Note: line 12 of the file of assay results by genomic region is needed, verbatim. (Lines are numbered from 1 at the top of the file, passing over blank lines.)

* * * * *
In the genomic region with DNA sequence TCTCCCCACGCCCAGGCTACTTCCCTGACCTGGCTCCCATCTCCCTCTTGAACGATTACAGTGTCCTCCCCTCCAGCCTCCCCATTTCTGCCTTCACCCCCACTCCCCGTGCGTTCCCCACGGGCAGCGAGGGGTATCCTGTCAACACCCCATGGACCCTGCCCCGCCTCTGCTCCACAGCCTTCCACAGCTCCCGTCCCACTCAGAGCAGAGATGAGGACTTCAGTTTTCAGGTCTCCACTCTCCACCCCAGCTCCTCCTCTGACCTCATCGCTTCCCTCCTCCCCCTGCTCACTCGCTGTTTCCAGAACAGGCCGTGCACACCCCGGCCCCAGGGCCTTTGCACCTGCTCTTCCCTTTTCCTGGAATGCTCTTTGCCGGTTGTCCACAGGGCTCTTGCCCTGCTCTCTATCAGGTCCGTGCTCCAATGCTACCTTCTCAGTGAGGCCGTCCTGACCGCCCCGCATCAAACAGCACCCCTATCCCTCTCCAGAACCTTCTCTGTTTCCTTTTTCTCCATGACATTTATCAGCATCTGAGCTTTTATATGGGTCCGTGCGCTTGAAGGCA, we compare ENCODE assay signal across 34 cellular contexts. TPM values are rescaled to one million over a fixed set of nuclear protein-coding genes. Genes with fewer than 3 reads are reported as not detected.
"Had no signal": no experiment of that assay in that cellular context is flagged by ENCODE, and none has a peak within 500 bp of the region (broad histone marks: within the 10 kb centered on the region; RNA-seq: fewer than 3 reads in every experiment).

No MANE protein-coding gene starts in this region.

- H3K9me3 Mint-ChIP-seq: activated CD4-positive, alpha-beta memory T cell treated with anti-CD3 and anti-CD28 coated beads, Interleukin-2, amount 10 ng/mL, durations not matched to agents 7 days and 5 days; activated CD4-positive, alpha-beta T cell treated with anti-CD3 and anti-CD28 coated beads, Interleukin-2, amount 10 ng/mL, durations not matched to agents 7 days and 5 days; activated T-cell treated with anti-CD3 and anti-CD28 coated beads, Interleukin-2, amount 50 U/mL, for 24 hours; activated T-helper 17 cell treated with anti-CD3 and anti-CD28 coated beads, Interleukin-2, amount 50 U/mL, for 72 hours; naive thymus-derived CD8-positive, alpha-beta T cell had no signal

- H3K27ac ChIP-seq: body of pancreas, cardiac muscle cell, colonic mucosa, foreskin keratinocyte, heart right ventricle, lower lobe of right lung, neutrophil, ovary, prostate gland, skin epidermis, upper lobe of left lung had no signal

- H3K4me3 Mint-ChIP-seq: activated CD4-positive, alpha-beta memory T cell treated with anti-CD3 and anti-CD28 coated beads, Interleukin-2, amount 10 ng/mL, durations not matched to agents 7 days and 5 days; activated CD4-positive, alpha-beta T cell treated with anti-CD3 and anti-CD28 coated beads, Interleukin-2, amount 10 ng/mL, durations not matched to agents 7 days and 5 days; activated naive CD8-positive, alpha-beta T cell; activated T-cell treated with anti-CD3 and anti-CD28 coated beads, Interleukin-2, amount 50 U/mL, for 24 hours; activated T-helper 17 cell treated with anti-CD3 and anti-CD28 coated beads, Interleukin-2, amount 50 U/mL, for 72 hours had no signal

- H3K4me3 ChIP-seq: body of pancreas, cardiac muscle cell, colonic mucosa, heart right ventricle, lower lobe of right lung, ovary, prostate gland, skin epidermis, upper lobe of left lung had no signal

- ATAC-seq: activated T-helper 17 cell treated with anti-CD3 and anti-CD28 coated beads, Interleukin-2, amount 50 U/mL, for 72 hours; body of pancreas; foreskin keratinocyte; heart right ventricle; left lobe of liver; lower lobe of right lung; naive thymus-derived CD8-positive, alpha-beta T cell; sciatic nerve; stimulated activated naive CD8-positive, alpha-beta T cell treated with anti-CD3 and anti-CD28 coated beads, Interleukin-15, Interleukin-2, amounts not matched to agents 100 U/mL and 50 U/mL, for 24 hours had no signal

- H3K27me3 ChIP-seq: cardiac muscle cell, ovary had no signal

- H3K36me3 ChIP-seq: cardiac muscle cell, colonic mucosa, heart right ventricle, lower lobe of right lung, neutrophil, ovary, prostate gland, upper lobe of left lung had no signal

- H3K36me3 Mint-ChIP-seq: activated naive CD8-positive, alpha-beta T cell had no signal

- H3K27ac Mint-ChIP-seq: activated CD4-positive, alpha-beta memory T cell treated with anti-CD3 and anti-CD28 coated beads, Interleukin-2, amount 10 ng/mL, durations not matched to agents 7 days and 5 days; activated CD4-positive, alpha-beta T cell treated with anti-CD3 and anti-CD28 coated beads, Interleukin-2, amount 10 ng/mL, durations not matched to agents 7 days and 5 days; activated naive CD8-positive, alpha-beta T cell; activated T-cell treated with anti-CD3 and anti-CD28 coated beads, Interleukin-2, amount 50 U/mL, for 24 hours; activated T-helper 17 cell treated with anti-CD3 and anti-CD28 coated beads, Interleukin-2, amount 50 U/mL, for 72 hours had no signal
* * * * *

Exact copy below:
- H3K27ac Mint-ChIP-seq: activated CD4-positive, alpha-beta memory T cell treated with anti-CD3 and anti-CD28 coated beads, Interleukin-2, amount 10 ng/mL, durations not matched to agents 7 days and 5 days; activated CD4-positive, alpha-beta T cell treated with anti-CD3 and anti-CD28 coated beads, Interleukin-2, amount 10 ng/mL, durations not matched to agents 7 days and 5 days; activated naive CD8-positive, alpha-beta T cell; activated T-cell treated with anti-CD3 and anti-CD28 coated beads, Interleukin-2, amount 50 U/mL, for 24 hours; activated T-helper 17 cell treated with anti-CD3 and anti-CD28 coated beads, Interleukin-2, amount 50 U/mL, for 72 hours had no signal